Additionally, many people entering the workforce don’t see the irrigation industry as a desirable field to enter, says David Hartzell, general manager of New Jersey Best Lawns, Sprinklers & Fencing. They also don’t realize how much money they can make. The full-service landscape firm in Lakewood, N.J., pays technicians between $35,000 to $75,000 annually. Hartzell adds that the winter weather keeps his techs out of the field from Dec. 1 to March 15 each year. The company needs 10 to 15 fully trained service technicians to operate each year, and losing even one causes delays in service and startups.

“There seems to be very little interest in the industry as a whole,” Hartzell says.

Another reason for the shortage of skilled technicians, sources say, is a decline in companies that focus exclusively on irrigation. Many companies now offer irrigation as one of their many services, and may assign the work to basic laborers they already have on staff instead of hiring and investing in skilled irrigation technicians.

“Thirty or 40 years ago, there were a lot of companies that just handled irrigation,” he says. “Now, you have large landscape maintenance companies that have absorbed irrigation into their work.”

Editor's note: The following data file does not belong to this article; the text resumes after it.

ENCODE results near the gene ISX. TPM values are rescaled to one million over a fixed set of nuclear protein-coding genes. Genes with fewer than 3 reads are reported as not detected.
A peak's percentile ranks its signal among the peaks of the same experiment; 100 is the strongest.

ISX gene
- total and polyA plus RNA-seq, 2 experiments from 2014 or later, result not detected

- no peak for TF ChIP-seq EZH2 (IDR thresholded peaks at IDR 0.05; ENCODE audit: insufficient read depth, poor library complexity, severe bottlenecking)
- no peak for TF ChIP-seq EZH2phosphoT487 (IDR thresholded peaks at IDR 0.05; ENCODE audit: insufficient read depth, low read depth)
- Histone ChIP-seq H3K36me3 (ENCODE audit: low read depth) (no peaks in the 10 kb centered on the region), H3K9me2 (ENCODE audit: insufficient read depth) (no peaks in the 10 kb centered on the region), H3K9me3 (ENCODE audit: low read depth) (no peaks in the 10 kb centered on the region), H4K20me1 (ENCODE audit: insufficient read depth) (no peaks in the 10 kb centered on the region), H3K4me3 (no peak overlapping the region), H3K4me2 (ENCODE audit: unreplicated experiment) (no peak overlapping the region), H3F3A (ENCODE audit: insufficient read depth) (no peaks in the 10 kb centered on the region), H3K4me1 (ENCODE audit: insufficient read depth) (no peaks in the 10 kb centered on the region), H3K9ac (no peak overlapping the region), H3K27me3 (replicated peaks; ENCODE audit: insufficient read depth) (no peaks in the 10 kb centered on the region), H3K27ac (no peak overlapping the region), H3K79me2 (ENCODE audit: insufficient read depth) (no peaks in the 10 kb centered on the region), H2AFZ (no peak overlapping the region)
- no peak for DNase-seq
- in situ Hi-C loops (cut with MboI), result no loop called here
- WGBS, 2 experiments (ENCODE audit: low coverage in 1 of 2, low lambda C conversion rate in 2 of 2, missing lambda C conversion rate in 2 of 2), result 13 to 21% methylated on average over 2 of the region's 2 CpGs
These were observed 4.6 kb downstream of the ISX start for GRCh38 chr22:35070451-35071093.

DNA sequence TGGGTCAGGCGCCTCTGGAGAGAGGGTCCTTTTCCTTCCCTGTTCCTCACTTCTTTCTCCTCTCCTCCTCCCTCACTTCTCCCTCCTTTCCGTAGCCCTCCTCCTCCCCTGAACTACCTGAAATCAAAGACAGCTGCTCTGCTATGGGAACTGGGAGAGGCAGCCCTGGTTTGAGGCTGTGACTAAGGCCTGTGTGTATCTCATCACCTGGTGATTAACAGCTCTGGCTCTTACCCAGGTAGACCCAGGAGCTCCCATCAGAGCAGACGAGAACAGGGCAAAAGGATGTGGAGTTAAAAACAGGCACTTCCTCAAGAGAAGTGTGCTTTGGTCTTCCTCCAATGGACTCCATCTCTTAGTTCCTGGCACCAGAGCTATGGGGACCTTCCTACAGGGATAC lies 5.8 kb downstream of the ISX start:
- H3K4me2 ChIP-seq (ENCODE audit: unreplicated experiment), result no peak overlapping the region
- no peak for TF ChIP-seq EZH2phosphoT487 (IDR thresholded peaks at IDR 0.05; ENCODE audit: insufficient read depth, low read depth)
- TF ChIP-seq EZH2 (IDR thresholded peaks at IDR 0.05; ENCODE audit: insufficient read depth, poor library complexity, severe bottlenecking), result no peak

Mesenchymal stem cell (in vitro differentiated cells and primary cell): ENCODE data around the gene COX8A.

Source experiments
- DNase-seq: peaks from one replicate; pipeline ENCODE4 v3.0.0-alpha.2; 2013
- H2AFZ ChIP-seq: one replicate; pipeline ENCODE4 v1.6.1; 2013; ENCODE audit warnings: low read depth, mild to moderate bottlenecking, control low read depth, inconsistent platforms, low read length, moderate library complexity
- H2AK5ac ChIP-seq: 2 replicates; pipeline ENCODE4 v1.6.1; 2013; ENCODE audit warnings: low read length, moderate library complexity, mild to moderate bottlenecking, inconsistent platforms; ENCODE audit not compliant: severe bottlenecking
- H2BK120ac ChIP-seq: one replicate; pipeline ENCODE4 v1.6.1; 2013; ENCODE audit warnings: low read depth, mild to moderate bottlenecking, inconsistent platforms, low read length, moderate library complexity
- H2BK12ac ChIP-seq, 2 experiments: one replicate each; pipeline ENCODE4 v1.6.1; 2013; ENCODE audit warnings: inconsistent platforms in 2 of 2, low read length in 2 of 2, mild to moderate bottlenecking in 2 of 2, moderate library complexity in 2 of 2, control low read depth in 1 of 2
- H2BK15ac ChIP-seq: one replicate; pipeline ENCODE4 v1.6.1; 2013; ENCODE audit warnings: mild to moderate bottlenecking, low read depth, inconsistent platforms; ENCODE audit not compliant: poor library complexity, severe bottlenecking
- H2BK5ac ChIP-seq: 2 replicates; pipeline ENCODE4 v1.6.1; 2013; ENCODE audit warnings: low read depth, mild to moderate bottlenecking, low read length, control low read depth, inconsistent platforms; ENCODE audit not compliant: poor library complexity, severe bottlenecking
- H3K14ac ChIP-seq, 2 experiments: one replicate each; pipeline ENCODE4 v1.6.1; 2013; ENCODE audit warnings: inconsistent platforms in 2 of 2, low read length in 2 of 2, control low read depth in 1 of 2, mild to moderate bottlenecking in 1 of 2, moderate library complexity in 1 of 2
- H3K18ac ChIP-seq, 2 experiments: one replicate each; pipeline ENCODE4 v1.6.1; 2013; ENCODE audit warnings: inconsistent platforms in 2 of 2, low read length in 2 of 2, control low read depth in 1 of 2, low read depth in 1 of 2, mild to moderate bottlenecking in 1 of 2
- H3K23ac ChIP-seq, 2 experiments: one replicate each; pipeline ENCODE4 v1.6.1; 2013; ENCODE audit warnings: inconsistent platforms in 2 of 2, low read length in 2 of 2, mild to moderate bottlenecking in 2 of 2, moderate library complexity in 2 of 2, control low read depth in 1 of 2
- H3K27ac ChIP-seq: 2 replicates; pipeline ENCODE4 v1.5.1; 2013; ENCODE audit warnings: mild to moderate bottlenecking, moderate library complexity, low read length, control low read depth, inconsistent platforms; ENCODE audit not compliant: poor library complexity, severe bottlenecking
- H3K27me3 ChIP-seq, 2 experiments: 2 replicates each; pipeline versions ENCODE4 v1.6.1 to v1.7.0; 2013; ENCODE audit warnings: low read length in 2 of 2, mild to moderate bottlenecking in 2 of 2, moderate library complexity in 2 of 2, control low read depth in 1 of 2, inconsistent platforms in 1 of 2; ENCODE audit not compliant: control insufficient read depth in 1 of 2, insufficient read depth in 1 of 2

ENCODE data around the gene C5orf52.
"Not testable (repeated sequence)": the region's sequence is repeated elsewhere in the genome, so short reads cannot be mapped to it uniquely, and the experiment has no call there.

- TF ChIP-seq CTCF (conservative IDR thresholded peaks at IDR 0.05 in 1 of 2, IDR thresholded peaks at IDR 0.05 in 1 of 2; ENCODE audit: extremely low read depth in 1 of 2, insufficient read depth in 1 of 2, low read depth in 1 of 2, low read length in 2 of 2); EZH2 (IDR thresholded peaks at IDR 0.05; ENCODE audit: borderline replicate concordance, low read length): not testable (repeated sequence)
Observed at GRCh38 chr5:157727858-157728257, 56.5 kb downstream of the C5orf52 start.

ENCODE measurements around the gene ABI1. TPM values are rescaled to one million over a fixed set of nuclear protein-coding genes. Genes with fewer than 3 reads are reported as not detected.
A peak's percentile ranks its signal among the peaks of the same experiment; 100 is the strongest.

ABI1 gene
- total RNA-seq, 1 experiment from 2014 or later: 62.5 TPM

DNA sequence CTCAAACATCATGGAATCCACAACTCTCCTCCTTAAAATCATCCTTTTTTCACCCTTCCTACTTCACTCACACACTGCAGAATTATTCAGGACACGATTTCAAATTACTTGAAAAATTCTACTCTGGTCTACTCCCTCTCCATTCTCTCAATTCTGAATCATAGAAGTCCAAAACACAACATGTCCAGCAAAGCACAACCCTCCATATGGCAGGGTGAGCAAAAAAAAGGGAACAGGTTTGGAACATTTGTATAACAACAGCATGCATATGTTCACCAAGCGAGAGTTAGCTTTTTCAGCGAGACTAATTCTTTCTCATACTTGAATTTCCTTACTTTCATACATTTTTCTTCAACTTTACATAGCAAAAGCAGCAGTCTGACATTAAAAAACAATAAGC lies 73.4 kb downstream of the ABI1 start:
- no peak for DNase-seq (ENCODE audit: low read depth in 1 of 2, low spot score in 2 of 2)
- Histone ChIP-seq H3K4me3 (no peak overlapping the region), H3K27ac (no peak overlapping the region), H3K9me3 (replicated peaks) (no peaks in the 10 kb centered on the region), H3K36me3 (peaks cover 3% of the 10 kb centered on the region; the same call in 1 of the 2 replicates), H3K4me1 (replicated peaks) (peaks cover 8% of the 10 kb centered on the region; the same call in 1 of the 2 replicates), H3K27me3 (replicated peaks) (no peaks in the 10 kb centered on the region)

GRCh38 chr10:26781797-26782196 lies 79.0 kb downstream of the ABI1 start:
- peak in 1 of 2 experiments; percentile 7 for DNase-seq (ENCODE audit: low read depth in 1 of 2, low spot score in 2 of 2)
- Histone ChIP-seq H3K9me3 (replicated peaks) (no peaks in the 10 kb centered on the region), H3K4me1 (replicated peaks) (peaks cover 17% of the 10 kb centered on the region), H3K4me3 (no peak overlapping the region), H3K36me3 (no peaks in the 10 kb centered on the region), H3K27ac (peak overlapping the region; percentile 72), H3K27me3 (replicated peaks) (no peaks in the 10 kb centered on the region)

Spread too thin

The shortage of skilled irrigation technicians is having a negative impact on the industry as a whole, experts say. Without knowledgeable technicians, systems are more likely to be installed and maintained improperly, resulting in water waste. Many drought-stricken areas of the country face severe water restrictions. Some places, like Florida, don’t have mandatory water use standards, which de-emphasizes conservative water use, King says.

“The irrigation contractor gets a bad rap these days because, quite frankly, most are not required to conserve water,” King says. “If your feet were held to the fire when it came to how efficiently you used water, then it would be more important to have skilled technicians. Until some standards are established, there is no incentive to improve what is going on.”